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China's business travel bounces back

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Chinese airlines, including Air China Ltd, at the Hong Kong International Airport. Chinese business travel expenditure grew from $18 billion in 2000 to $62 billion in 2010, according to a statement from the World Travel and Tourism Council. [Photo/China Daily]
 


China's economic growth fuels transportation demand recovery

The volume of Chinese business travelers rebounded in 2010 after a slump during the financial crisis, but travel managers are feeling more pressure from soaring inflation, a report said.

The rapid expansion of China's economy, which saw a GDP increase of 10.3 percent in 2010, has fueled the growth of business travel, following a decline caused by the economic contraction in many foreign countries, said a report released by AirPlus International Inc, a Germany-based global provider of solutions for business travel payment and analysis.

But growing inflationary pressure - fueled by soaring oil and food prices as well as wages - has raised prices of hotels and transportation, shifting travel managers' attention toward cost control, according to the report.

Chinese business travel expenditure grew from $18 billion in 2000 to $62 billion in 2010, according to a statement from the World Travel and Tourism Council.

The council also predicted that the travel expenditure of Chinese companies could reach about $277 billion in 2020, and that the country is likely to become the second-largest business travel market, after the United States, by the end of that year.

In the first quarter of this year, the number of business trips worldwide rose by 9 percent, the AirPlus report said.

"Worldwide business travel started to climb demonstrably in the second quarter of 2010. The flight ticket spending of our international customers in 2010 was 12 percent higher than in the previous year," said Patrick Diemer, chief executive officer of AirPlus, a subsidiary of Deutsche Lufthansa AG.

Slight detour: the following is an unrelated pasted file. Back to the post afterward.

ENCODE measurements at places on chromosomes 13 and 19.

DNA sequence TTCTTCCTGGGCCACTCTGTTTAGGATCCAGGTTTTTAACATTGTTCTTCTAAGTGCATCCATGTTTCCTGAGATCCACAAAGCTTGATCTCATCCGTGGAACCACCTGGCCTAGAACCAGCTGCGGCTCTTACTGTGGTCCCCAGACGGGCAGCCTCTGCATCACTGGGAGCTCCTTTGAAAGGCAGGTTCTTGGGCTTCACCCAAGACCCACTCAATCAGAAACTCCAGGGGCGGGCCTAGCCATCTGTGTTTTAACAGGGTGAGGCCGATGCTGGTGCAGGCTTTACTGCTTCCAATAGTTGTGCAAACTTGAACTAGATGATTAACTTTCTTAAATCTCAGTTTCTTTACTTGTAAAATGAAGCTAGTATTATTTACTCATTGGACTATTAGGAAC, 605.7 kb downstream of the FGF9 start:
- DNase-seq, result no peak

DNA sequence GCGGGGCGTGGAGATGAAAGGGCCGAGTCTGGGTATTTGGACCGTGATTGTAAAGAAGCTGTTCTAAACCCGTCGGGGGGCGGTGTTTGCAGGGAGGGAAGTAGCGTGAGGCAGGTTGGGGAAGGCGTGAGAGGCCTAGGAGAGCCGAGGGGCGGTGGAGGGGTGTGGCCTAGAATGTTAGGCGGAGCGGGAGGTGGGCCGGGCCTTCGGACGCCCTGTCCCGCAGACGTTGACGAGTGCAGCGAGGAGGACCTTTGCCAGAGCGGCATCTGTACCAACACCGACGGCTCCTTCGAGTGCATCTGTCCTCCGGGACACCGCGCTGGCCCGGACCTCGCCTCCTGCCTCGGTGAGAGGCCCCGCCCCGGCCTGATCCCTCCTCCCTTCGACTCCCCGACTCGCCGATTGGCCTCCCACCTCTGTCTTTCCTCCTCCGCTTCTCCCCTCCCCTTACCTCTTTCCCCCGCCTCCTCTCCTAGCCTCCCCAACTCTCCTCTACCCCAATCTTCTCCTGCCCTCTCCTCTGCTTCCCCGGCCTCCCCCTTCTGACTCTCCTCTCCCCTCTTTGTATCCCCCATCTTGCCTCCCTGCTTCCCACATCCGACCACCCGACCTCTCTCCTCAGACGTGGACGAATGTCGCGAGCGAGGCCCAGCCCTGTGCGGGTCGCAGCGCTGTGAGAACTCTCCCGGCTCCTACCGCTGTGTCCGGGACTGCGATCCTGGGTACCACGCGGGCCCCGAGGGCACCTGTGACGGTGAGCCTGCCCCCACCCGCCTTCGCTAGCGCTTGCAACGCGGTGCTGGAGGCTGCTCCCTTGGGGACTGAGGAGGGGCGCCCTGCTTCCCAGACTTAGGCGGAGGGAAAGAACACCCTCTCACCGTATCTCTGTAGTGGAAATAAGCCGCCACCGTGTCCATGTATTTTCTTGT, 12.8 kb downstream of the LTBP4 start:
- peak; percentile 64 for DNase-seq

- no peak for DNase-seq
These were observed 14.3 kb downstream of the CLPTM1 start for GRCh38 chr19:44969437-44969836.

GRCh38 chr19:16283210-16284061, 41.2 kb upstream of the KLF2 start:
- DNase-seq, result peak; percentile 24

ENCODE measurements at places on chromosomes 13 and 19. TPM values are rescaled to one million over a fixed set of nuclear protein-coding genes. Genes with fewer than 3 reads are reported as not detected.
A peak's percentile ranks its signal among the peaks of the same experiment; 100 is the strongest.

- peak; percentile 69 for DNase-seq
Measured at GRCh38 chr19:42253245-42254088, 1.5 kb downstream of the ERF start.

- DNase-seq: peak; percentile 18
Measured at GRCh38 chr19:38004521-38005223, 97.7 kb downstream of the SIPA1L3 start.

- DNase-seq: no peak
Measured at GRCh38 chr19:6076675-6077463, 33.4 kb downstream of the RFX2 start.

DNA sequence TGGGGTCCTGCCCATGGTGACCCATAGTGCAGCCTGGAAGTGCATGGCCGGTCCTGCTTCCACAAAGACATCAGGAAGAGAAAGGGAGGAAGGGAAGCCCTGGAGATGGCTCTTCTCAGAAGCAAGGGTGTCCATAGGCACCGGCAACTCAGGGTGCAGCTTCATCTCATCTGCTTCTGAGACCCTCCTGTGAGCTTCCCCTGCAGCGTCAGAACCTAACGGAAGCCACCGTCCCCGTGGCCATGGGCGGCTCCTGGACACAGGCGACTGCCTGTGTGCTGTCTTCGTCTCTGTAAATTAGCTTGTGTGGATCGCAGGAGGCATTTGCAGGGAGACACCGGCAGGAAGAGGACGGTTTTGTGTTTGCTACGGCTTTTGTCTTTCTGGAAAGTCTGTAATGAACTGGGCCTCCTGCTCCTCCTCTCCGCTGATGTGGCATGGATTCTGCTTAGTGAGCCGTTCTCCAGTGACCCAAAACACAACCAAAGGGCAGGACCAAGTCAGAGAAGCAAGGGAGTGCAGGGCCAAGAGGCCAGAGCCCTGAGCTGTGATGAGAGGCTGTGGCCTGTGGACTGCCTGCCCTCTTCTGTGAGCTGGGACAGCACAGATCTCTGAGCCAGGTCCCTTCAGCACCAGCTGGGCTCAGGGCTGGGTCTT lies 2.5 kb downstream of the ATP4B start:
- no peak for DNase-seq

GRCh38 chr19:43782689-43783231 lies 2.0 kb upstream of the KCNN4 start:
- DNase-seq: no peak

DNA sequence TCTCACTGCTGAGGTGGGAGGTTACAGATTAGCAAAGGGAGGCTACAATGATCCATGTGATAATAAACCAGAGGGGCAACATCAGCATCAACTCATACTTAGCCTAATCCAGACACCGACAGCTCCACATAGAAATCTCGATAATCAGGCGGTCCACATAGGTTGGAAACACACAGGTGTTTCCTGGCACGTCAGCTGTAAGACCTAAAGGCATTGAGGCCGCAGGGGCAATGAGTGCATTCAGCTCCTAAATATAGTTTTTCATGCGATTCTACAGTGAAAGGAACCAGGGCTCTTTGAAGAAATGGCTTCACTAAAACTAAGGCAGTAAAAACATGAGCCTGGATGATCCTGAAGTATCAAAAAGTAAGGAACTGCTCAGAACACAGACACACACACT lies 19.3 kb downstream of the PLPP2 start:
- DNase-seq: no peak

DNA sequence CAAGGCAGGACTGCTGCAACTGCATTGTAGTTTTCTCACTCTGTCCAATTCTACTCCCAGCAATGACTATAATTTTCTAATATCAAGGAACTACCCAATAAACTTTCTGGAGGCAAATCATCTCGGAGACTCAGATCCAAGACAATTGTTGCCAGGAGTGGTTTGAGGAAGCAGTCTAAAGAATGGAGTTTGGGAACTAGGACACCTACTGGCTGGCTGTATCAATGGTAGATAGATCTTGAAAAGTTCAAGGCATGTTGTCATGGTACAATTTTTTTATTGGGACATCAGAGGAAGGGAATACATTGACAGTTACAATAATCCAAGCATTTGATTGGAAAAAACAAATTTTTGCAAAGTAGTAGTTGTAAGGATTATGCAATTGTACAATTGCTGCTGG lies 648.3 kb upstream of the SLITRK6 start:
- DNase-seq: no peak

As travel service providers charge higher prices, more travel managers in Chinese companies are reconsidering their budgets and seeking professional cost-control services to better withstand the inflationary pressure, Diemer said.

The AirPlus report was based on a survey of 1,705 travel managers around the world. Forty-four percent of the Chinese travel managers surveyed said they felt increased cost pressure from the recession that came after the global financial crisis.

In 2010, AirPlus' sales revenue increased by 315 percent in China, higher than the average level of the Asia-Pacific region, according to Diemer. The company's service for travel arrangements in China - a cooperative venture with Air China Ltd and China Merchants Bank Co Ltd - saw its revenue increase by about $125 million to $160 million last year.

"AirPlus aims to double its revenue in China this year, compared with last year, because China's business travel market is expanding at a faster pace," said Lucy Wang, general manager of AirPlus International China.

The company plans to strengthen its strategic cooperation with Air China and China Merchants Bank, to accelerate the expansion of its travel cost-control business in the world's second-largest economy, Wang said.

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